Man's best friend -- so the saying goes, but now a German study tells women that dogs make them more attractive to both sexes. The research was publicized by, um, a pet suppliers' organization.
What would the world be without studies?
Somewhere out there in this vast universe of ours, someone is probably hard at work trying to establish a link between the sub-quantum behavior of quarks and Britney Spears' mental ups-and-downs. Researchers in Bonn and Freiburg, meanwhile, are trying to connect female attractiveness and dogs.
An initially counter-intuitive proposition, one might jest, but wait. 420 representative men and women -- representative of what, one asks, other than people with too much time on their hands? -- were shown pictures of women with and without dogs and asked which group they found more attractive.
The study probably didn't include this member of the species
And do you know what? The women with dogs had more appeal.
"The overwhelming majority of the respondents attributed more self-discipline and patience, as well as greater family sensibility and optimism toward life, to the women with dogs," said Professor Reinhold Bergler from the Institute of Psychology at the University of Bonn.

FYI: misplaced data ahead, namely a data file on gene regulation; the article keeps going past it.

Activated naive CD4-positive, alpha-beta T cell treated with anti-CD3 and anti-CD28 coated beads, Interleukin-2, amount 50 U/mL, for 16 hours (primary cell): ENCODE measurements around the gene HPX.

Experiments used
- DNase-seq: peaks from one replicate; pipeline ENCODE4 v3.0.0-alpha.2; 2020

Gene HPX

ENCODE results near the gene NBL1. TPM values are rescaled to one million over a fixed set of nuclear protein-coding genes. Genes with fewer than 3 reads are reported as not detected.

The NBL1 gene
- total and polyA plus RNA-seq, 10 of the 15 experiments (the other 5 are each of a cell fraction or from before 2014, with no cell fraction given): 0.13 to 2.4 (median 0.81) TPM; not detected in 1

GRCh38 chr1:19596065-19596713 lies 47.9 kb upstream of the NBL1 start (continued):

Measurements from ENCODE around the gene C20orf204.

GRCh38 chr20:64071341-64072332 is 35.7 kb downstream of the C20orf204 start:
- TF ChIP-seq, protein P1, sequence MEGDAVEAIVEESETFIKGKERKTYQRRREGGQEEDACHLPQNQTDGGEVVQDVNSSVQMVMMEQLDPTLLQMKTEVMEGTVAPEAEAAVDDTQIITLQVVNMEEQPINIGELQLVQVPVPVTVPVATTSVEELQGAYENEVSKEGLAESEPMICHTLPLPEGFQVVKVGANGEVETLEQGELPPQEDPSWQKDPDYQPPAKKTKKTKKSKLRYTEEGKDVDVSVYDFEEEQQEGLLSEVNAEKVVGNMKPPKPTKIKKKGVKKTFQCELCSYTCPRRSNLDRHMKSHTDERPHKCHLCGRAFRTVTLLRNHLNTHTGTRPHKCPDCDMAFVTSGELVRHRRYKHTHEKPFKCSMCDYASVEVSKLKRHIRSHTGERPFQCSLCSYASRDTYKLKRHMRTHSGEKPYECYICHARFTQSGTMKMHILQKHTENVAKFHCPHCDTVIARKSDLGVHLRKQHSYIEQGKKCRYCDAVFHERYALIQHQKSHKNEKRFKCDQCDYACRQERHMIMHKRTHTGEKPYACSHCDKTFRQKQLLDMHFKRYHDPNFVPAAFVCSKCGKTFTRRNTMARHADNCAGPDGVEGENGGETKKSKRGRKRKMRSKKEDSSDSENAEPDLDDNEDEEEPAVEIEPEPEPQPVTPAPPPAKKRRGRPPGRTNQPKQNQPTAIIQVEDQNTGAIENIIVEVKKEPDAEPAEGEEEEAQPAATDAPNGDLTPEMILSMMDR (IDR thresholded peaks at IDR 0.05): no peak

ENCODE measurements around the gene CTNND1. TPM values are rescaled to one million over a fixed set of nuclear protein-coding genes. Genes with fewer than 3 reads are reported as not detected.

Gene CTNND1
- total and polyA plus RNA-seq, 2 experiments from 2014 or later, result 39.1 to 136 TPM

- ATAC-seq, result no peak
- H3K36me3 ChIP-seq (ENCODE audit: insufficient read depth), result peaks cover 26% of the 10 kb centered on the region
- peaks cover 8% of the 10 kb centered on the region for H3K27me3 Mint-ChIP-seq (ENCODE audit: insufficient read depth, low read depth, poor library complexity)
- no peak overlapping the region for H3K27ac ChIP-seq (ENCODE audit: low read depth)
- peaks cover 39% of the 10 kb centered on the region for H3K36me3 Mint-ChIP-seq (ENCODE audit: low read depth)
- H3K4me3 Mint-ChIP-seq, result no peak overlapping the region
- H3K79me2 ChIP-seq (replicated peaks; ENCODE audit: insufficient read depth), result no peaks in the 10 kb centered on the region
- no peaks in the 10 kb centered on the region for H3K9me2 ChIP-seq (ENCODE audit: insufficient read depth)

Fascinating, one might say in one's best Leonard Nimoy voice -- until one notices that the organization responsible for bringing this discovery to the media's attention was the Industrial Association of Pet Suppliers.
Said organization also promotes research showing that men with cats are considered more sensitive, and relationships in which the partners don't like each others' pets tend not to last.
Sometimes humans and animals can get too close
What's next? "Reptiles ensure better grades at school" or "Arachnoids are just the thing to spice up your sex life?"
Now it's hard to argue against women enjoying the company of furry, four-legged friends or men stroking pussycats -- after all, patting that cute white cat certainly made the Blofeld character from the old James Bond films much more likeable.
Cynics may claim that that the study in question may have been more about flogging off flea collars and pet food than advancing the cause of scientific inquiry. We, however, would never insinuate such a thing.